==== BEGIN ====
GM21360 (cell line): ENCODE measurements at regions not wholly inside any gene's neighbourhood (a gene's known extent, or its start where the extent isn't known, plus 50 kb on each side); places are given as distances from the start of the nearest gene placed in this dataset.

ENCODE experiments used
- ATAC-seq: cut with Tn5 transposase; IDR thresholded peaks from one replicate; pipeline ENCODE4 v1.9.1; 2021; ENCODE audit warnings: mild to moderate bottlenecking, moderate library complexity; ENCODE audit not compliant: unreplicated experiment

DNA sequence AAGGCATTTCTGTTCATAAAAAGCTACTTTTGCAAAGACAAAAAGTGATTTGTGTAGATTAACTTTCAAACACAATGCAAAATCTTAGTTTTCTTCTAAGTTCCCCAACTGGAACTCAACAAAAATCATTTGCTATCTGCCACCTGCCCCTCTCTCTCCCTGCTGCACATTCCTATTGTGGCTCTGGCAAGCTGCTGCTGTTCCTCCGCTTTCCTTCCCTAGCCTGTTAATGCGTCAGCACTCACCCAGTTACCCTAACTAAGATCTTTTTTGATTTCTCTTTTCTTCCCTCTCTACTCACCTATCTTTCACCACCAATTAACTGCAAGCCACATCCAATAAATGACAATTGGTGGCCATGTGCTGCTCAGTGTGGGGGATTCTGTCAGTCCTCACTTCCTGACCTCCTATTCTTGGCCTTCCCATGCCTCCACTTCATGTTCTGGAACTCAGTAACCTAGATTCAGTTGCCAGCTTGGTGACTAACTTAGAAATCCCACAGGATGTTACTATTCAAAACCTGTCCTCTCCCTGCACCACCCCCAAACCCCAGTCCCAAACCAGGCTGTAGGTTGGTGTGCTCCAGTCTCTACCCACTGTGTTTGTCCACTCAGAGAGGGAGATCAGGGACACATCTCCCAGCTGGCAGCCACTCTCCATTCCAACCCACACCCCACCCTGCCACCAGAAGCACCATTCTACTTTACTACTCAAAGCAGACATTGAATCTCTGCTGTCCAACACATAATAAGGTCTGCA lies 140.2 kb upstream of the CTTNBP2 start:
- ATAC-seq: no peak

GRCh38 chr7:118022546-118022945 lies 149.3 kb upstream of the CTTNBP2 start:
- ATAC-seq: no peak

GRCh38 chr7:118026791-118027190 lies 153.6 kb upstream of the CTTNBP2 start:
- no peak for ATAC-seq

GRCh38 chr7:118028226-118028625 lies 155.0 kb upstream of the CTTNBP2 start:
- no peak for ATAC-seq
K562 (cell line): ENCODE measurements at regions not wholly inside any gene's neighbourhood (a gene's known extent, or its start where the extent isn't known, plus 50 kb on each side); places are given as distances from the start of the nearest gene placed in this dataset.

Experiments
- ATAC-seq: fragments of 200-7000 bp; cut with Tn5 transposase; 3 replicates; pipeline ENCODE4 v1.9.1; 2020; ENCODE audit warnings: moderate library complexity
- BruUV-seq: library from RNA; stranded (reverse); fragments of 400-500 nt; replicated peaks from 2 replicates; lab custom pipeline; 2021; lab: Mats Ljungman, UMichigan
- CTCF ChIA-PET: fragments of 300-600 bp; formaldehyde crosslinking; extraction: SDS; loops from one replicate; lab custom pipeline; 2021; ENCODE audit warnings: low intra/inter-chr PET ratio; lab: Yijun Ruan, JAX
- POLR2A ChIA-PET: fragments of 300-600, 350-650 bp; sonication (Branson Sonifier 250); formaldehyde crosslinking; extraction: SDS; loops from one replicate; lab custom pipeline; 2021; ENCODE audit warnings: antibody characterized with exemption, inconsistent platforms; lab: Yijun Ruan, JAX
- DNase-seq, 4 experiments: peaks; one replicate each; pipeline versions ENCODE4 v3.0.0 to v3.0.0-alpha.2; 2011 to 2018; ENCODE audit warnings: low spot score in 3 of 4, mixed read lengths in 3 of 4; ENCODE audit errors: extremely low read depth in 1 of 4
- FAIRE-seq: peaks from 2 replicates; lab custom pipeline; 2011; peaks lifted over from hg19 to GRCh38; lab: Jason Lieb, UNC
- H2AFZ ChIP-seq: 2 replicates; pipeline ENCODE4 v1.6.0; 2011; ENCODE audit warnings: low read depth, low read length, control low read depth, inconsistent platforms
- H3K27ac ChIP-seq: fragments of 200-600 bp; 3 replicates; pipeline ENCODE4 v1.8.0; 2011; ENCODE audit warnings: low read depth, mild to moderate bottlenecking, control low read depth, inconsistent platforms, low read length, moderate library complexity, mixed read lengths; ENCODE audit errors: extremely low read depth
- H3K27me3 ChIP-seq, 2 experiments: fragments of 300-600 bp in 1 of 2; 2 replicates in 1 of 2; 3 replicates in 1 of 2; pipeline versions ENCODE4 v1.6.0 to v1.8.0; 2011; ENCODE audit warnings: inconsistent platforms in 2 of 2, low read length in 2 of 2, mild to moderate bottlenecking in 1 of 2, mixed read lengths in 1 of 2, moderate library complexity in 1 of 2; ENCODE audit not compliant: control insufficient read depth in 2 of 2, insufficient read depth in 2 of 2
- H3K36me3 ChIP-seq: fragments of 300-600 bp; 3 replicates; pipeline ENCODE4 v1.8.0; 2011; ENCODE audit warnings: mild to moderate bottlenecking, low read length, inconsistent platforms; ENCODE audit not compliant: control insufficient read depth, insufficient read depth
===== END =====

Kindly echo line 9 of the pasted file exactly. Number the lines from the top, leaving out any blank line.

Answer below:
- no peak for ATAC-seq